My parents were born Amish, and both come from typically large families—each with seven siblings. My grandparents on both sides left the most orthodox group when my parents were young, but they stayed close to the Amish and Mennonite communities. I grew up in the heart of Lancaster County, near the little towns of Gap and Intercourse. My earliest memories include hours of outdoor play with our next-door neighbors, an Amish family that lived beside ours for 28 years. My buddy was Gideon. We played horse-and-buggy using my mother’s garden cart.
We continued many of the Amish traditions, like growing our own vegetables. Each spring, we’d plant, and throughout the summer, we’d pick onions, corn and peas. The hottest days of summer always seemed to fall on corn-husking day. My mom’s sisters, along with her mother, would come to my house at sunrise to beat the heat, and husk and package every ear they could. The bags would then be frozen, and we’d enjoy them throughout the year. Fall is apple season. We’d set aside a day to wash, peel and condense the fruit into applesauce—though the 100 jars Mom once made have dwindled a bit since my siblings and I moved away.
My parents often spoke in Pennsylvania Dutch to keep their conversations secret. Our limited understanding of the language pretty much guaranteed that we could never keep up, though my grandmother tried her best to teach us. For the first 20 years of my life, she lived in a house right beside ours. Our crazy “modern” lives always shocked her. Though no longer Amish in her later years, she held closely to the values of her youth. She passed away in 2012, and her influence will continue to guide my life.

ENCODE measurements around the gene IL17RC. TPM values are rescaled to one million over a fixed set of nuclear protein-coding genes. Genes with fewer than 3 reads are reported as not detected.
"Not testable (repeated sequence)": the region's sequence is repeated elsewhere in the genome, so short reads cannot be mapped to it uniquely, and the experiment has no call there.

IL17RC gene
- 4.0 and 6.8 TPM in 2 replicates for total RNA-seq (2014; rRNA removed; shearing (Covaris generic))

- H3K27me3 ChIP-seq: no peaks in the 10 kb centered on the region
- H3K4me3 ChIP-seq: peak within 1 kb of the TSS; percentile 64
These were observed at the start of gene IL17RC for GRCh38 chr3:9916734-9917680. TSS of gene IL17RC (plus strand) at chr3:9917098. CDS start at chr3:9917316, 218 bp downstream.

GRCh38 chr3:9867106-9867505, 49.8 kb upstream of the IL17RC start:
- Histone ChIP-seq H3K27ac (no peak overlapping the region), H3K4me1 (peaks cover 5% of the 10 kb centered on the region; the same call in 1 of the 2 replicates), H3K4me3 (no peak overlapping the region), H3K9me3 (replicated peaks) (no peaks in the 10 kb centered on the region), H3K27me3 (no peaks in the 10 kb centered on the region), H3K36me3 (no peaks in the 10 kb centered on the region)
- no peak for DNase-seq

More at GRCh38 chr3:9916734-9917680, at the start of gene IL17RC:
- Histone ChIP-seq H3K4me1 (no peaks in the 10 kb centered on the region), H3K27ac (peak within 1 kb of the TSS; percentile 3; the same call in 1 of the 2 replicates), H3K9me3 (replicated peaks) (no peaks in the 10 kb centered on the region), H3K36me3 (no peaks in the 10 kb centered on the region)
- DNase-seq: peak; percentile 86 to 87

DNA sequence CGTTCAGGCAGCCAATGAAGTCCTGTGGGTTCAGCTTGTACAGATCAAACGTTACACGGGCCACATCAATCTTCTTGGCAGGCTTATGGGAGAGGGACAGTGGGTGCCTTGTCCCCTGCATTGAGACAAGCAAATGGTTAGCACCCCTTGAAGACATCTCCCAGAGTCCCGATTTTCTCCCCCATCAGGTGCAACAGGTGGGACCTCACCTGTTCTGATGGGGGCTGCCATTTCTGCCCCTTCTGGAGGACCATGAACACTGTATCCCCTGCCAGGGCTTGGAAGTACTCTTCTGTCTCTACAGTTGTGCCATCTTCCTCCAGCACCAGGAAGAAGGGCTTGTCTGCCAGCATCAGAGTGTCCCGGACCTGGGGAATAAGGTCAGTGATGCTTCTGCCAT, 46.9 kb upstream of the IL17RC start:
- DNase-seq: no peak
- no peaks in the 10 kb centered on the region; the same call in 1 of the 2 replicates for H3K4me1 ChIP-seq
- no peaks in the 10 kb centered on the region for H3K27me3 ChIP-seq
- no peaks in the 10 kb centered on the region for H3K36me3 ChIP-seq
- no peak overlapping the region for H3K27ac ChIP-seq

I remember being pulled out of school early the day of the deadly shootings at a little Amish school in Nickel Mines, Pa. In the following weeks, the Amish community chose to forgive the shooter and reach out to his wife and family in the aftermath of the tragedy. In a conversation with a neighbor around that time, I expressed how I thought a lot people might see that as odd or backwards. She looked me in the eyes with an almost confused expression, saying, “Well, it’s just what we do.”
This culture has shaped who I am. In the fall of 2010, I moved to Philadelphia to pursue a photography degree at Temple University’s Tyler School of Art. Although I’d experienced life outside of Lancaster before coming to Philadelphia, nothing could’ve prepared me for the move. As the years passed, I fell in love with city life. I like the energy and activity that seems to meet me at every corner. But there are still days when I need to escape back to the rolling hills of Lancaster County.
History comes down to what people deem is important enough to record. As an image-maker, I’ve taken it upon myself to offer an accurate visual voice for a group that normally doesn’t place emphasis on capturing the everyday details. All the subjects are from my community, and when I started this project in the fall of 2011, my goal was to respectfully document them. In light of the media’s often-fictionalized portrayal of the culture in “reality” shows like Breaking Amish, it was unnerving to think how easily the facts can get lost in (mis)translation. I wanted to celebrate the Amish for what they truly are: simple, beautiful, different—yet strangely familiar.
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